The Courier News from Blytheville, Arkansas on November 21, 1947 · Page 8
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The Courier News from Blytheville, Arkansas · Page 8

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Friday, November 21, 1947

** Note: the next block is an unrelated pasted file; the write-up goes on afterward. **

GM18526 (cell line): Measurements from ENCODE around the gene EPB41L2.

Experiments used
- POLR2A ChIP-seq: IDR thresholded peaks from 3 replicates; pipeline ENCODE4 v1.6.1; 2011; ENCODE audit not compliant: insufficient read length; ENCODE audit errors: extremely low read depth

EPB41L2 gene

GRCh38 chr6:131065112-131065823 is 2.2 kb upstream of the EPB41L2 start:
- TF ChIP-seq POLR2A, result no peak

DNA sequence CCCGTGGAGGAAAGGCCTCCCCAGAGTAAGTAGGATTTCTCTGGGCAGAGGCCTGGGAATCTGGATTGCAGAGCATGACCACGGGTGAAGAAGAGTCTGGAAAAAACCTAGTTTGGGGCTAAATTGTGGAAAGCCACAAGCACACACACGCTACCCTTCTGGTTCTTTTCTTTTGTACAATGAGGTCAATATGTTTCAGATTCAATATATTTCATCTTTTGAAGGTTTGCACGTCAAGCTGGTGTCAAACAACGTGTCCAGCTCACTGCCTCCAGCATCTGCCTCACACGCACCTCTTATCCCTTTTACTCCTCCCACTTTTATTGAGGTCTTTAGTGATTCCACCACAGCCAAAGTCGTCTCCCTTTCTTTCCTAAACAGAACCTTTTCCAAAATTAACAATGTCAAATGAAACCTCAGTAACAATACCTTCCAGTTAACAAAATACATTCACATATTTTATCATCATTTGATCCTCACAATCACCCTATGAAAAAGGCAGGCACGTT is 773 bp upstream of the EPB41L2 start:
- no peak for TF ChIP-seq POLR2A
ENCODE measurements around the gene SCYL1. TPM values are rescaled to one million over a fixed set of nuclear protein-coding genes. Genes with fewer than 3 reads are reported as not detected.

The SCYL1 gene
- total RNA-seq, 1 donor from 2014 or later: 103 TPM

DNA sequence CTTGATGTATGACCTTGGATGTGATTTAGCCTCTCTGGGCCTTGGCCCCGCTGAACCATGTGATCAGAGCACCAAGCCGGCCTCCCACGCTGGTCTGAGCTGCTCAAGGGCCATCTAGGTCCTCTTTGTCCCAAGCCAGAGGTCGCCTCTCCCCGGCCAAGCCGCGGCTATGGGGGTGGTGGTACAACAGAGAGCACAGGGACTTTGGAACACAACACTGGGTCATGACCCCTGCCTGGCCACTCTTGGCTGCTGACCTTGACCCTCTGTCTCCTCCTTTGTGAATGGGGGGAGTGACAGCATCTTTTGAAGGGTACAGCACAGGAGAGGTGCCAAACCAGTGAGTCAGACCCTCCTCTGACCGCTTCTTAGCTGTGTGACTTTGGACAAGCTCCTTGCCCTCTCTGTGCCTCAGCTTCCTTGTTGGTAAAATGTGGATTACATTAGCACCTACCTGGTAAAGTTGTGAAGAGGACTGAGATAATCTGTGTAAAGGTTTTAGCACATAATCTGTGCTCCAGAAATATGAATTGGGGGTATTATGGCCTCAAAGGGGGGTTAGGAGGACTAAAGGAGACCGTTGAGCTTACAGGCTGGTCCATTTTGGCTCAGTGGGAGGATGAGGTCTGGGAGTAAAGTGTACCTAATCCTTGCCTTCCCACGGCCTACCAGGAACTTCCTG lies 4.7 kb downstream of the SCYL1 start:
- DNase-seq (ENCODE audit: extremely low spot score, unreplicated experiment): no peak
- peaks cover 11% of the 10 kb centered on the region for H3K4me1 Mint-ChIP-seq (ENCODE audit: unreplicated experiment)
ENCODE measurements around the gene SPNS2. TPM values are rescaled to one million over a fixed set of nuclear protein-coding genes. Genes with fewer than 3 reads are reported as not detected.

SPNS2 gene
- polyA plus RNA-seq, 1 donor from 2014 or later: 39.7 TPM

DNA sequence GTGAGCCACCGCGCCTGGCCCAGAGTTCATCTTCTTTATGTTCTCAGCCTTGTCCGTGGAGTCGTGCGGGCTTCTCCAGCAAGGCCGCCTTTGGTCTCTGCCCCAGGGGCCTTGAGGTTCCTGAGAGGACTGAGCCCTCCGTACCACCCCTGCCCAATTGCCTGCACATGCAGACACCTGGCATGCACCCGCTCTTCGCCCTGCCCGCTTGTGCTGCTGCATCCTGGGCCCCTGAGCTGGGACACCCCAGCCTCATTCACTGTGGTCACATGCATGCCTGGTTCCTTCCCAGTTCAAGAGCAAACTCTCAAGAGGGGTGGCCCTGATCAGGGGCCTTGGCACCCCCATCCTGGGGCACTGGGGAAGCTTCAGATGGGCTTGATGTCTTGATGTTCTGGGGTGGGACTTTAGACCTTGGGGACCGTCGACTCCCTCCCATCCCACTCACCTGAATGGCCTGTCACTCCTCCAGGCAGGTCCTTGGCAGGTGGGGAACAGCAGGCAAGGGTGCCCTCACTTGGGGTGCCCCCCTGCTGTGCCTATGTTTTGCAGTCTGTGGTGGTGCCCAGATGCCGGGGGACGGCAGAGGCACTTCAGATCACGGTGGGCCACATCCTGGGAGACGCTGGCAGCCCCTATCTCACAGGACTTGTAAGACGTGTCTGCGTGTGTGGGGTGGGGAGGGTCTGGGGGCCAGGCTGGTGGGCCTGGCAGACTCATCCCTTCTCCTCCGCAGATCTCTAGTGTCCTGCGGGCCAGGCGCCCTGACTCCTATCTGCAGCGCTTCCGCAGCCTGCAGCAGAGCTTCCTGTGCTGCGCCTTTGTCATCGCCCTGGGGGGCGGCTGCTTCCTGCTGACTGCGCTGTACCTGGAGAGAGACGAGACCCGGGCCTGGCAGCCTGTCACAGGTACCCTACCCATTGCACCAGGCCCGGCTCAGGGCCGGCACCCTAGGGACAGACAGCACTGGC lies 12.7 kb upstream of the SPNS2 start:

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TAG* EIGHT BLYTHEVTLLE. (ARK.)' COURIER NEW! FRIDAY, NOVEMBER 21, 194T THE BLYTHEV1LLE COURIER NEWS TUB COURIER NEWS CO. V H W RAINES, PubU»hef JAM£B'L. VERHOEPT, Editor ; PAOL D. HUMAN, Advcrtlilnf Manager ' BoM N»tk)tuJ AdvertWng RepresenUUm: Wallace Witmcr Co, New York, Chic*go, Detroit, AUanU, Memphlt , Published Bvery Afternoon Except Sunday Entered u second clas* matter at the post- oflica at BlytherUle, Arkansas, under »ct o> Con- creea. October >. l«7. Served by the United Preu • .:' ~ SUBSCRIPTION RATES: Bj carrier in the city ot Blythevllle or in; suburban town where carrier service to maintained, 20c per week, or 85c pei month • By mall within a radius ol SO miles. *4.00 per ye«j, *2.oo 'or six months, »1.00 (or three montha; by mail outside 50 mile zone. 110.00 per ycer payable In advance. Meditation Ollt harbors among fools; good will among the upribht.—Proverbs: 14:9. • • » The educated man can be and li obligated to be better than the Ignorant nan but only the Sove of God will make him accept hit iteward- ihlp. Two-Way Communist Strategy There are two wny« in which the Communist-led uprisings in France and Italy might succeed in disrupting; those countries completely before American ,aid can arrive. One, of course, would be for the Communists to seize government control. The other would be (or them to be put down by a "man on horseback" whose methods would increase Communist support in the long run. There seems reason to fear that Franle and Italy have such "men on horseback" in Gen. Charles de Gaulle Guglielmo Giannini of the Common Man Party. A rightist dictator, though easier to cope wit)), would be « tremendous embarrassment to the Marshall Plan. The moderate governments of both countries have a delicate and difficult task before them. Their ability to accomplish it may shape the immediate history of Europe. We Need to Blow Our Own Horn Several congressmen who opposed the State Department's Office of Information and Educational Exchange, and who voted to cut its budget by more than half last summer, have now changed their minds. These are men who recently loured Europe, and who returned with the tlamand for some sort of propaganda agency to offset the stream of anti-American lies and vituperation that the Russian propagandists are pouring into Europe. This does not neiessarily mean that the legislators were shortsighted or • -dead wrong in their earlier opposition. Conditions have changed in tha meantime. - Also, some of the strategy of former Assistant Secretary of State Benton and some of the tactics of his assistants were open to criticism. There was nothing wrong with Mr. Benton's basic idea. It was his laudable intention to fight distortions with dispassionate truth, and to sell American democracy to the'semi-slaves in Europe by such means as the Voice of America broadcasts, publications, libraries and traveling art exhibits. But that was last spring.' At that time Mr. Benton's pvincipal target seemed to be Russia. But the Russian people, who most needed to hear the truth about American life and policies, were and are almost hopelessly insulated from the truth. The Russian people who are 35 and under have been fed from the cradle .on the anti-capitalistic dogma of Marx and Lenin. The older ones have had a steady diet of propaganda for 30 years. Few Russians.have radios on which to hear the American side of the story. ' And it is conceivable that even those who listen to it may simply put it down as false propaganda. Furthermore, the picture has changed since Congress last considered this Slate Department information bureau. The Soviet government has tightened its grip on the Balkans. There is now m Mashall Plan to be explained and defended, not behind the iron curutin but in the countries awaiting Amcri- ,can aid. Communist propaganda lias now been stepped up to a high pitch. National pride is being appealed to. The threat of American imperialism and loss of sovereignty is dinned into western Europe ears and minds day after day. What is needed now, it seems to us, is a more forceful presentation of the American story. There must be the same scrupulous regard for truth as »ow; but there must be greater emphasis. We must play up what we are doing now and what we have done to .-relieve hunger and hardship in E u \ 5r6pe. '. »;fc We must ma ke it even plainer that "the refusal of Russia and her satellites to participate in ihe European recovery program was Moscow's idea, not ours. We must dispel the idea that we are seeking to dominate Europe, or to stuff the capitalistic system down unwilling throats, or to make war. National modesty is no longer a ' •; virtue. The people of Europe must be shown the contrast between our generous but largely • impublicized aid and the niggardly Russian contributions which have been ballyhooed out of all proportion. It may go against the grain of Americans, individually and collectively, to bloy our, own horn. But that type, of information service seems indicated under present circumatancea. VIEWS OF OTHERS For Better City Government Oity tax spending in Arkansas needs to be brought more clearly into the light Few of our urban dwellers have more than a dim notion of Just what Is done at the city hall with their lax dollars, A clear picture is hardly possible for the average citizen to get. The spending Is too loosely organized, not well enough budgeted, isn't planned ahead sufficiently on the basis ol revenues to be expected. It is too much of a hap-hazard affair; spurts of liberality when the treasury is flush, and spasms of economy when funds are low. So Information on the city's spending- comes lo the citizen In fragments. And If there i» a year-end report, It is generally a sketchy statement, dealing with major items o( outlay and income in lump (Inures, and giving little detail- about as enllghlr.ilng as a Vishinsky explanation of Russia's attitude. Little Rock and some other Arkansas cities are trying to take this situation In hand. They have made progress. But they are up against a system of city government which belongs back in the simpler ox-cart days. Our cities are creations o( the state, and rigidly under lu thumb. They arc severely limited in Important ways, The legislature Is their real governing body. They can do little to adjust to their new conditions without a legislative enactment. The state lawmakers, from all of our 75 counties, can change the salaries of a city's officials, add deputies, without the city having anything to say about It. The city just. forks over the .tax money (or any extra cost. True, 'such a law la a local act, prohibited by Constitutional Amendment No. 14. Nevertheless, these acts • are passed, and go Into ettect. The best remedy or this problem Is home rule, under a well-drawn charier. This requires tile adoption of a permissive amendment, or initiated act. A campaign to that end is being considered. It should get thoughtful support. Home rule puts city governments in the hands el their people. It means,' if properly lined out, pre-budgeting ol city expenses, with the people voting on the taxes required. The people will know how much is to be spent, for what, and the tax cost. They can say "yes" or "no." Such responsibility creates interest in government, works for its Improvement. We need this In Arkansas. —ARKANSAS DEMOCRAT. >"•"••• •••»••*•*••• •*•* BARBS Bj HAL COCHRAN A storm in Florida blew A boy out of bed In some homes such a storm would help mother every morning. » • » No drop In clothing prices is txpttttd (or »omi: lime. This is whtrt our old Mill will shine. • • * A health article slales lhal pain strikes the body »t the weakest part. Don't go around complaining of hoAdaches • • • Thr limpleal way lo <ak« a cold nhowtr in tht morning—e»i frapcfrull. * • • The thin person may have more to laugh about, but the lat one has more to laugh wlUi. Check! Jus Driver Landed Plushy Job Via Son-in-Law Meyers Sunday School -esson Scripture; I John S:7-ii; 15-17; By WILLIAM K. GILROV, D. D. There were divergencies ot opinion In the early Christian church is there'have been In the church Wheat Growers Out West Bring in the Gram, But it is to the Granaries; Not to Market BY PETER EDSON KEA Washington Correspondent WASHINGTON, Nov. 21. <NEA> — Houston Harte, Texas newspaper publisher, sends in a report from his San Angelo Standard and Times that gives the best picture yet of what's happening down on the big wheat farms. The big operators come rejoicing, bringing in the sheaves, all right. But they aren't sending those sheaves to market First, In the hope of a price rise and, second, because they want lo beat the income Lax collector. From a third to a half of the wheat raised in the Texas Panhandle Is still being held on the farms, say Mr. Hartc's reporters. Tha little town of Vega, Tex., population 500, is said to be rolling in dough. Eight families alone raise from 50,000 to 200,000 bushels of wheat apiece. P'K- tlng the average at 100.00J bushtls, It represents a potential gross income of 1300.000 at today's $3 bushel price. But, since the income tax l:iws are so rigged that the most a man can keep and show a profit on i: «round $29,000, these big farm operators are selling only about 1C 100 to 20,000 bushels. This nets them maximum return after taxes. Any IAI.F THE HARVEST ' nude loans on 500 million and SV HELD ON FARMS — I million bushels. The average of th Tliis Texas situation is apparently ' 13,000 loans made so far this yea true to the entire wheat belt, right is for $2750 on 1581 bushels ot wheat up to the Canadian border. When obviously no big farmer operation Torn Campbell of Montana, biggest BIG OPERATORS DO BY FREDKKICK C. OTHMAX (United Press Staff Correspondent) WASHINGTON, Nov. 21 (OP)_ When R. A. Curnutt wore his pressed, uniform he was about u line t looking bus dViver as there was on the run out of Muskogee, Okla. Had a pretty daughter, too, name of Ila Rae. She grew Into beautiful blonde womanhood and In the natural course of events headed for Holly- Galatlans 2:11). small roles, but she was about to But far too much has been nnde retu>n to Muskogee when she met oi these differences, at least bv a celebrated agent lor actors. She some, and the one fact that stands i lc " in lovc ' Tliei ' wcl ' e ma "'l«l out above all else is the unity of ancl Ila Rae suo " Ioulltt herself In he New Testament, and the agree- cafe 50Clet 5' m Ncw Yorlt ' Her father still was driving his bus. Ila Rae's marriage fizzled. She divorced her agent; soon she w;>s married again to Col, Bennett^ Meyers, who was a handsome gent in a bald-headed sort of way. That was in 1942. The colonel brought his blue-eye,I bride to wartime Washington and nent of all its writers regarding the essential Christian facts—the nature of the Gospel, and the hrlstian life. A notable, and fundamental, as- Met of this unity Is in the teaching concerning Love, Its source in God, its manifestation In Jesus, and its law ancl dominant nature , iv. . . . o warime asngon an of he Christian way of life. The established her in perhaps the fan- Scilptnre passages of our lesson ciest apartment in the swanky Hot, 1 ^ V.', 0 ; 1 ' ' i e , F ,'l st ™* e ..°f Joh "' *»*>. It shouid have been fancy. U cost the taxpayers — by way ol war contracts the colonel steered Ui his own electric company— S10.000 to furnish. The problem now was how io help out bus driver Curnutt. The colonel, who soon was promoted to brigadier general, solveti He hut indicated for devotional reading in connection with the lesson is Paul's famous eulogy of Love In I Corinthians 13. Associated also with the lefson is the story of Peter in John 21. the Master's question to the disciple, saddened by his denial of his Lord. "I.ovcst thou me?" and Peter's commission to manifest his lovc by ministering. , , , - —- r — to others. ,dcm In charge of production at his It is significant, and an evidence 'Aviation Electric Corp. at Van;) of the great transforming twwer | of the Gospel, that it is John who is so insistent upon Love as the supreme thing, the very nature of God himself, and the test of Christian life It was John, who had 'roused the other i i! 1L ' "Kure-noaa president of Ins | . made his faihcr-in-law vice presi- ' andPiLi, 1 i»» disciples to indignation through the ambition of himself and his brother James to have the foremost places in th e kingdom, which "Gen. Meyers told me thai Mr. Curnutt held an important position with a railroad and. would be of •si. u, the ! gl ' cat hc| l' lo me '» running the tilts very plant '" tcsUtie d Blerlot LiuMarrc. | the other \ tne ''Kure-hoad president of lha firm. "I didn't know he was : tha I general's father-in-law." "Yes," Interrupted Sen. Horn T Ferguson, chairman of the War In- at thai time they believed Jesus ! vesUgatlng Subcommittee, "but was going to set up on earth. It ; thought lie was a bus driver." was he. also, who wanted Jesus to , He w "Sr LaMarrc said, but the I call down fire from heaven, "as blls company was owned by a rail- did Elijah," and consume some| road - Anyhow the new vice-presi- I villagcrs who discourteously. And now this man consume had treated some Him of fire has LJ. S. wheat farmer, was In Washington recently, he told President THEIR OWN FINANCING A5. a matter of fact, the big farm become a man of gentleness and love. He is not only sure that God is Love, but he knows that to love God means to love one's brother. If there is any of the old Truman (hat he was holding 1600,000 operators are now so well fixed fi- i 'ire and intensity in him, it Is when nancially that (hey don't have to re- | he speaks of his love and its de- oushels of wheat. The U. S. Department of Agriculture Crop Reporting Board says that, as of Oct. 1, over 628 million , Interest charges, bushels of wheat—nearly half the | Off the record, Department of ly on government loans. They do their own financing, and thus save 1047 harvest of 1.4 billion bushel; were still being held on farms. This is the latest report available. . Agriculture officials v.-ill admit frankly that the big wheat farmers | are afraid of government loans. dent went to Vandalia at S12.00U year. Everything wns fine, except I that the executive from Muskogea couldn't find anything to do. except walk around L.ie factory. "Just walk?" asked Sen. Pergu- | son. "Yes, and he was very unhappy," I LaMarre continued. "I tried him AS a bookkeeper, but he couldn't do I the work. Then I put him in charge I ot the supply room." mands on men The man who professes to love God. and hates his _. _ neighbor, according to John, is not I The Oklahoma chanlfeur-turuett- I only a misguided, or a weak, per- I tycoon took his $12,000 a year until I son; he is a liar. So, John repeats j 1045, when he quit the company I this demand of love again and f after making a complicated deal to I again, and in the spirit ot love he j continue collecting his salary until I These big farm operators, who are : What they fear is that Ihe govern- exhorts his fellow Christians as ; 1948. not selling their wheat now, are, of ' ment might seize any wheat against i'' liltle children." He has himself j While this evidence and more was I course, playing a smart, game. Plant- | which il has advanced money, by grown old in love ancl service, and ; going or.to the record, Curnutt sail ------' he has won the privilege of fa- in the rear, expressioncless, in civ-1 therly concern for new and young- | vies. There also was Ila Rae, smart-1 Ing weather throughout the winter > calling the loans before due date, wheat belt has been too dry, which What the big farm operators real- is bad. Next year's crop may be . ly want is a return to the certificate much smaller than this year's ail- plan of May and June. 1946. Under time record high. If the next crop this operation, farmers who mar- is off. the price is bound to be keted their grain were given a cer- highei. So the fanner who holds • tUicate receipt. This certificate has everything to gain and nothing could be exchanged for cash on d2- to lose. II has been generally reported, and the belief is widespread, that it is the government's crop loan policy which is responsible for today's high wheat price and for much of the wheat hoarding on farms. Commodity Credit Corporation reports indi- wheat sold over this maximum would net them only about 25 cents income on the bushel: The rest of the crop, is being stored on farms or warehoused unvil! report available—<;CC had made 1948, which is another tax year. Ev- loans of $37.75 million dollars on 20 [ from the sale would not be taxed ery empty building is said to be ' million bushels of 1947 wheat. While \ until 1947. In short, the deal was stored with when*. Wheat-fillecl this sounds like a lot 01" money and so rigged that the farmer had ev- cate this isn't so. It is the tax law --not the farm loan policy — that Is principally to blame. As of Oil. 1— again the latest mand, si the market price prevailing when the certificate was turned in. If the market price was up, the farmer stood to gain. If the price went down, the farmer was guaranteed as a minimum the price in effect when he surrendered his grain for the certificate. disciples. Love and theme of life in Furthermore, the Bureau of Internal Revenue gave its blessing to an arrangement whereby, if the farmer did not choose to cash in his certificate until 1947, the incom2 light — this is Hie John. A loveless life is dark; and if one wanted any commentary upon that fact he need only look at Ihe world today—humanity groping in uncertainty and danger because there ts so much hate, and prejudice, and distrust. John called the man who hated his brother a murderer, and murder upon a vast scale is exactly what we sec in a loveless world. Would that men might come to the light, and find the way of Love] quonset huts line the railroad track*, a lot of wheat, it is only 1.5 per cent ' Two big new elevators are being built in Vega to hold 75,000 bushels. of this year's 1.4 billion bushel crop. In years past, the government has erything to gain and he wouldn't possibly lose. And that is apparently all he wants now. IN HOLLYWOOD BV CRSKIN'E JOHNSON NEA Staff Correspondent, sponded with t\v r ) HOLLYWOOD, Nov. 21. (NEA)— In the lovc One of America's most famous tint j playwright. slory of the famous Beauniarchais. SO THEY SAY The policy of continuing lo ship war potentials to Soviet Russia or her satellites Is not understandable in the light of pre.scnl world conditions.—Sen. Slylci Bridges IR> of New Hampshire • * , They »er« grousing over such trilles years "go and hive since learned noLhlng and have forgotten nothing—George Btrsard Shaw, re- Plying to critics on cost of Princess Elizabeth's wedding. • • • Continued aid should bt immediately [urn- ished Europ« ... not only troni i humanitarian and philanthropic point of view, but also bt- caust It it essential (or our own peace and proeptrlly.—R*p. Dewey Short iR 1 of Missouri. designers Is not worried about the "new look." "I." said Walter Florcll, "do not worry about any kind of a look except the look that brings a woman results." He is In town lo show Hollywood's glamor dolls his collection of 50 spring hats. Waller was unhappy, though, about three ot his hats. "They're red. Bright red." he said. "1 refuse lo .show th#m. Somebody in Hollywood would say I was a Communist." Walter's spring hats, he snid, 'cover eyes, cars, everything, ex- Dcslrce, actress of Louis XVi's time. In preparing the story, an Enterprise executive asked Research if there wasn't at least one letter ex- | so when North no trump, all Hazell knew wis that he did not have the ace of clubs. Hazen now could have bid three hearts or RVCII three diamonds. But he said that if he uiu three hearts he felt that his partner's and woulti be four clubs. In that case I Speck Essary. Hazcn could have bid four dia Misses Katliryn Grear and Mar, ir.onds, and North would then take; garet Merrill will entertain the - a choice of one of the Ihrce suits i '• South had bid. 15 Years Ago In Blytheville — Among those who will attend the VaiidcrbiH- Alabama pame at Birmingham on Thanksgiving Day wilt be. Misses Minnie Mathews, Margaret Cross, Ruth Whitv;orth, Ciaiice Kennedy, Ada Dunavant, and FrariK Whlturorth. Jimmie Bell, Fred Saliba, Mcix Logan, Bernard Goocn, George Henry, Farmer England and I looking in a long black skirt with I lace around it so, too, was the gen- I eral, scribbling notes furiously and | puffing an oulsized cigar- It turned out, according Lo thai testimony, that all the officials of I Meyers' electric company—w manufactured fuse boxes for fjjt- I ing planes—were dummies, whosa I principal job was to college large I salaries and hand oter most ol | same to Meyers, The Senate's record showed that] he collected from $50-a-wcek Presi- I dent LaMarre and from ?25-a-ween: I vice-president fresh from college I a total during the war years ol I $118.408.23. Every cent of thts was I government money spent lor war | planes, What happens next In the strange I case of the general who grp.yr rich I out of the war I do not know, but I I think it's going to be interesting.! We may even hear the story of the I Oklahoma bus driver, who sired I a beautiful daughter with no idea 1 at the time of what heights thai | event would lead him. changed between thorn replied: "M. Btaumarchals was p«ratcly in lovr with Ursircc. It ! was tlie lovc affair of their day. But II was not sufllcient for him to put it in writing. He was a clever man." Before returning lo Hollywood. Paulcttc Goddard spent » week In New York dancing school brush- ! sound line of reasoning sucli Research ; However, if North by any chanct-, Lcc Hazel , explained on this hanrt. ;could bid hearts or diamonds free-] des- i ly. Haicn thought he had a pretty Young Ariists department of the Womans Club this evening at the Grear home. These numbers are to be prpsentcd violin solo "Intermezzo" Cavalleria Rusticana, Everett McDowell; Story of the Opo.'.i. Miss Grear; reading Miss Marjj*?t Chambers: talk. Modern OiiJva Singers by Miss Carolyn Haley; ' talk History of the Oratorio" Sarah Jo Little; Miss Mnrr.arct Sha- | vcr is chairman of the program. Ing up on her rhumbs. Para- the first time lo ballyhoo hlft own nhn, "Relentless." ccpt the heart. They're completely mount Is paging pretty vocalist Eve- crazy. One has no back, no crown. lyn Knight. . . . Robert Young will and no brim—just an obstruction make a personal appearance tour for out in front, mainly to obstruct the price." NOW PLAYING Hitler irony In > Los Angeles j First Cornel Wilde was suspended ! double bill: "Hedy l.amarr in 'Ecs- by his wife, and now by his studio.) tp.sy' and John Locler in 'Jealousy.'" The less I hear about Wilde's t-rou- ' Deliberate. I'd say . . . Linda Dar-; bles the happier I'll be. ' nell is yearning lo rio a Broadway j — . musical. . . . Alan Ladd is telling r £££££*<>;* £.0. ,•>>"•:.«>.>>>>. >:> Paramount he'd like to make some 1 •""••••••"•-•-••""»•-•••personal appearances. . . . Barton MacLanc jusl boughl a 64-fool yacht. The government press in Bucha-' rest is urging a ban on Robert Taylor because of his testimony before the House Committee. His name already has been removed from posters outside one theater there. I doubt whether Bob_ts worried. MELTINGS of the National Laws r. •> i. ii * M i *i j u > Commission are always a Rood Don I believe that fend between sollrce ot b ,.| (lg(! h , nd , Thl , com . radio comedians Frcrt Allen and miuec meets once a week to dis- .lack Paar. They're great frlci-.ds. ] c , lss the workability of the laws of Its a publicity stunt. . . . Peggy: contract bridge and' possible chane- McKENNEY ON BRIDGE ,*,.*.>„». >.*,.»,.» >;>;>;;»;+»'*'»"»">'*"#'« Sound Reasoning Leads to Big Ue. the singer on the Jimmy Du- Us that have been suggested. When ratite show, will be off. the air for! the discussion of laws lags.'some- month llluc.ss. to recuperate from an i one starts to I hand. talk about a brirtKc . Lee Hazen of New York brought First casting on Enterprise's jiin todays hand, and his theory "Proud Destiny" is Linda Pragere, ion the bidding Is Interesting. He 11-year-old Indianapolis moppet Und his partner were using an who will appear a< a ballot d»nc«ac«-«howin» resporu* I* two-bid* Hazen A AKQJ10 V AK 10 S » A K 103 «fc None Tournament—Neither viil. Soiilh Wcsl North East 2 A Pass 2 N: T. Pass :> * Pass 4 V Pass 7 V PHSS Pass Pas* British Official HORIZONTAL 1,5 Pictured British air secretary, Philip 10 Style of 1 painting i 11 Lives 13 Swiss river H Dressed i 16 Peak good gamble for seven. That was his reason for bidding three spade.v and it paid big dividends when his partner responded with (our hearts. Ha/en knew that he had five hcaris. and Ihe bid of seven hearts was automatic. Some o( those at the meeting did not agree at (trst with Hazcn's bid 18 Cleave 20 Pare 21 Discharge 22 Motionless 24 Employs 25 Donkeys 26 Put forth effort 27 Parent 28 Preposition 29 Seal 32 Lines VERTICAL 1 Gives resolution 2 Atop 3 Work unit 4 Vault 5 Infant 6 Adam's son 7 Young goat 8 Man's nickname 9 Go lo bed 10 Profils 12 More painful 13 Opcralic solo In Anent 17 Nuisance 19 Hermit 21 Installation 23 Former Russian rulers 24 Core 29 Rump 30 King of Judca 31 Enrages 33 Capital of his country 34 German city 35 Halt 3D Look slyly 40 Com for I 41 Area measure 42 For fear that 45 \Vateiing-_ place f IS.Iackdaw r ' 49 Any SI Chinese city IIUL ct($icc 01, iii.-tk. rriLM un'.tii** win L ot three spades, though they were I 36 Ceases Inclined to do so when he explained ' his reasoning. However, Waldemar von Zedtwitz pointed out that North might have had four spares and the qucei 1 ! of hearts or queen ot diamonds. With such a holding, a sure small slnm would be In the making, vet It might have been difficult to bid. It is nice to pick up big cards, but as P. Hal Sims once remarked, don't let them wreck yon, make them work for you. Don't start to bid bl* hand blindly. Have 37 Fi«h 38 Prod 39 Ring 4 3 With in (comb, form) 44 American writer 45 Dried 47 Immerse 48 Hangs 50 Drawing-w>i» S2Tr»p A3 Double